Steve has sent me this anecdote from his personal experience:
This is just an anecdote but it interesting given the prominence of Twynams in the current water debate.
A few years ago, maybe five, maybe more, I was in Melbourne dealing with a water control gate to the Yarra River from an industrial area. I was the supplier. The government purchaser turned out to be a contract worker. Call him CW. The conversation went something like this:
CW: Had to come down here to get some money. Got some problems on the farm because we’ve got no water
Me: Where are you from?
CW: Not too far from Hay, up on the Lachlan
Me: You should be pretty right now mate. We have some gates to deliver for a fishway at Condobolin on the Lachlan and we can’t deliver them because of flooding.
CW: That may be so but none of that gets to us. It just gets sucked out before it gets that far.
Me: That’s amazing because I know that there is a lot of water there.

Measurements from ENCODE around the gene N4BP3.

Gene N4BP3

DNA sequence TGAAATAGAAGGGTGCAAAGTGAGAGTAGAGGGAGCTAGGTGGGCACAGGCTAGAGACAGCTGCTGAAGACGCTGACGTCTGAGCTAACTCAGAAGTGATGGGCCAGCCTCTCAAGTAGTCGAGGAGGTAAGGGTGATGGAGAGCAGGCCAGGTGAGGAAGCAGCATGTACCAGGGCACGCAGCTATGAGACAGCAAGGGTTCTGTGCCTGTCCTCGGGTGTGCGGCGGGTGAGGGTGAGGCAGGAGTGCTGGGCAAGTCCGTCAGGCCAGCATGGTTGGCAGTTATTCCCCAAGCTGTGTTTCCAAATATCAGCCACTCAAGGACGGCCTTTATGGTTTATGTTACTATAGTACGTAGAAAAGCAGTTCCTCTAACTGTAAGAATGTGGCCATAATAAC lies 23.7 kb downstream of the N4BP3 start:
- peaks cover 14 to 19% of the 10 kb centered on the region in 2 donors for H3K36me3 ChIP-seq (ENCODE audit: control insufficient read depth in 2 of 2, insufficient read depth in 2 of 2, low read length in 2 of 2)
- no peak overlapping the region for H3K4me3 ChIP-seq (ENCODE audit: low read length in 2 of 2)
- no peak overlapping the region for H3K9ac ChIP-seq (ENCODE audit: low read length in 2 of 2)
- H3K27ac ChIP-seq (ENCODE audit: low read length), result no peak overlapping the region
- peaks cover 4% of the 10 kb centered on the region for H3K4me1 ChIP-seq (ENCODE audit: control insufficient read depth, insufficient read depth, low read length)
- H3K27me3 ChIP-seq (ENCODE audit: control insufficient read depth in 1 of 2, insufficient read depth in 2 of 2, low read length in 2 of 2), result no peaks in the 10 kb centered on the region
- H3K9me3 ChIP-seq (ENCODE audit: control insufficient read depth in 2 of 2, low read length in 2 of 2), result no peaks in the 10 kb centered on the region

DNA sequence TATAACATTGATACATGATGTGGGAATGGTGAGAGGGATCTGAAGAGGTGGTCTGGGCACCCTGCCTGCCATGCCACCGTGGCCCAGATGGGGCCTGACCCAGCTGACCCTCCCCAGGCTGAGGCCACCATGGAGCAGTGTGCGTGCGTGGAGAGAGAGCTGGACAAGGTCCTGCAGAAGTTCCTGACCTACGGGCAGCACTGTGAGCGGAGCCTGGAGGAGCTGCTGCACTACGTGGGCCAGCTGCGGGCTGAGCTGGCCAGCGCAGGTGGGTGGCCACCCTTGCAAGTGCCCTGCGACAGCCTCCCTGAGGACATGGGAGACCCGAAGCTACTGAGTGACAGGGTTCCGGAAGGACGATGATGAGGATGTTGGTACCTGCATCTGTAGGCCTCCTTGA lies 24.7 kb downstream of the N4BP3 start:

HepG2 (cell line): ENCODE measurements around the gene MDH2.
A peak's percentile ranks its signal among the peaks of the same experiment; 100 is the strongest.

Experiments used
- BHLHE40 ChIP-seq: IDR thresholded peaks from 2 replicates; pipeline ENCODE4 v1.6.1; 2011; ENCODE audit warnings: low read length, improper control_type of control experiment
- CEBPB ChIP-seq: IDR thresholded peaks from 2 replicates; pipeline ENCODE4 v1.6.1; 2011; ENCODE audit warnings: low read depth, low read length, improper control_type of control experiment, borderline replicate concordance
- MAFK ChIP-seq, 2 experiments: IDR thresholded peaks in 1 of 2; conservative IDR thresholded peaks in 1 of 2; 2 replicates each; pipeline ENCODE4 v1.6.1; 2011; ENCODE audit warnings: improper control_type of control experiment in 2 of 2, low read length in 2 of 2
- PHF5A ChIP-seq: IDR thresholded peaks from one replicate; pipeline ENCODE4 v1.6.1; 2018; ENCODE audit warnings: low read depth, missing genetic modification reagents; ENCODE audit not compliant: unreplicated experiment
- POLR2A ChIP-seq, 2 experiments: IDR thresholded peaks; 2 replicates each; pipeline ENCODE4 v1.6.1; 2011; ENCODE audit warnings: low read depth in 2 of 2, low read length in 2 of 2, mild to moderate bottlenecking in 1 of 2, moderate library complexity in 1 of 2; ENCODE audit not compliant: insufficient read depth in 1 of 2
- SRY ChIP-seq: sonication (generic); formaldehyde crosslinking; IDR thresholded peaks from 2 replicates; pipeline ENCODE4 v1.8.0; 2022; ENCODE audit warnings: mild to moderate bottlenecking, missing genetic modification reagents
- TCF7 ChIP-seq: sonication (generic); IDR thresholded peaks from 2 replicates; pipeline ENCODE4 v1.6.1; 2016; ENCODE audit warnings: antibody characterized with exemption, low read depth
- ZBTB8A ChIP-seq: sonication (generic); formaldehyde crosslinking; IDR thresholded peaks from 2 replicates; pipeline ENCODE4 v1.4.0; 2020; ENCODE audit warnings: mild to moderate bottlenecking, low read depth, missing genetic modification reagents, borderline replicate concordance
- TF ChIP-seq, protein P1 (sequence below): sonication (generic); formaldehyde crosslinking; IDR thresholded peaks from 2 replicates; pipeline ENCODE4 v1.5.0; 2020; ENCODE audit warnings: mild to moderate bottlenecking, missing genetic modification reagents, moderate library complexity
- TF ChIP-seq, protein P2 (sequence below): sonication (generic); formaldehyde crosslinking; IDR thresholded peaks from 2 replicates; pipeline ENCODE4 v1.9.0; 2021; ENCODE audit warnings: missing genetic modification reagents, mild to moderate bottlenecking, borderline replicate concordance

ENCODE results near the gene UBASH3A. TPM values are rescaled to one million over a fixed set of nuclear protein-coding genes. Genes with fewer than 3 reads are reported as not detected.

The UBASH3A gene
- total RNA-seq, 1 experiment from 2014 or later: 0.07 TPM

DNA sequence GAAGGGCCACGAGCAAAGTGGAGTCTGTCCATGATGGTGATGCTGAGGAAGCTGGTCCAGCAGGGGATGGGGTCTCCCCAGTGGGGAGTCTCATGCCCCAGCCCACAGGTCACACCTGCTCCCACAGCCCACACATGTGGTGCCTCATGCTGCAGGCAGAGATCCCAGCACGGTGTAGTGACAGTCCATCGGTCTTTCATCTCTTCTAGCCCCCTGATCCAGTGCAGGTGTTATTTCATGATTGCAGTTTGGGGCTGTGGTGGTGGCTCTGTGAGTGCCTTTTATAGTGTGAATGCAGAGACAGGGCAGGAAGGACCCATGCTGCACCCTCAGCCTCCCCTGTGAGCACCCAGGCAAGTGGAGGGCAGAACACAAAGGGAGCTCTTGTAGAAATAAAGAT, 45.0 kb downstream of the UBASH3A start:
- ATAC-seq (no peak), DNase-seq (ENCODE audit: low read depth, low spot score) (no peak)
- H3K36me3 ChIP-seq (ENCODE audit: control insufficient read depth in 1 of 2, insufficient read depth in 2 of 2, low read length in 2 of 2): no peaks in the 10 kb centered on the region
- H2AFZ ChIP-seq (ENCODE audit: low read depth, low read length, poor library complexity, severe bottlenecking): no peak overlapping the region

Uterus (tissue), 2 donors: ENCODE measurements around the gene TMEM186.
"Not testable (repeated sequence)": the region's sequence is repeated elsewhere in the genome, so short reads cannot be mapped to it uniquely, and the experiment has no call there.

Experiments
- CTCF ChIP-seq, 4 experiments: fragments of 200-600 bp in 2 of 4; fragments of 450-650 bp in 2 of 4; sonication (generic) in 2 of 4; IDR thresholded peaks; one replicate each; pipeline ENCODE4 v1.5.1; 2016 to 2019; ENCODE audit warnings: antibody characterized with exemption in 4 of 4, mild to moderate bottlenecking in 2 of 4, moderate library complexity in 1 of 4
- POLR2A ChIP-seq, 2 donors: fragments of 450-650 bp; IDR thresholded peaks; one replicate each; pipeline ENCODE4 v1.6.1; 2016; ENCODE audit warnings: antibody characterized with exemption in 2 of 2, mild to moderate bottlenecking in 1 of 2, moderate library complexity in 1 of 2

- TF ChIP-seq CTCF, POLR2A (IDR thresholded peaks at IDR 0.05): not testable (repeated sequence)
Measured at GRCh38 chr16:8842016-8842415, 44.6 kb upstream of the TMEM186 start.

CW: That’s not the half of it mate. We had Twynams move in next door. Over the past 50 years we have not seen the water table vary by more than about a foot. Twynams turned up and dropped it 30 feet in year. They know they can only get a year or two out of it but that doesn’t matter. They make so much money that they give the land back to National Parks and bugger off. National Parks then lock it up and all sorts of noxious weeds grow and the seeds blow onto the neighbouring property. We can’t control them and we have no water left. Seen it all before. It’s a bloody disgrace.
The conversation shocked me at the time but after many thousands of kilometres with my kayak it doesn’t shock me any more. CW is right though, “It’s a bloody disgrace!”
I can tell a story similar to that about the Black River just norther of Townsville: a story of the Yabulu Nickel Plant and, perhaps, some farmers as well. If this was a solid substance, we would call the extraction process mining, wouldn't we? But it seems when it is water, it is irrigation - and that is more respectable, isn't it?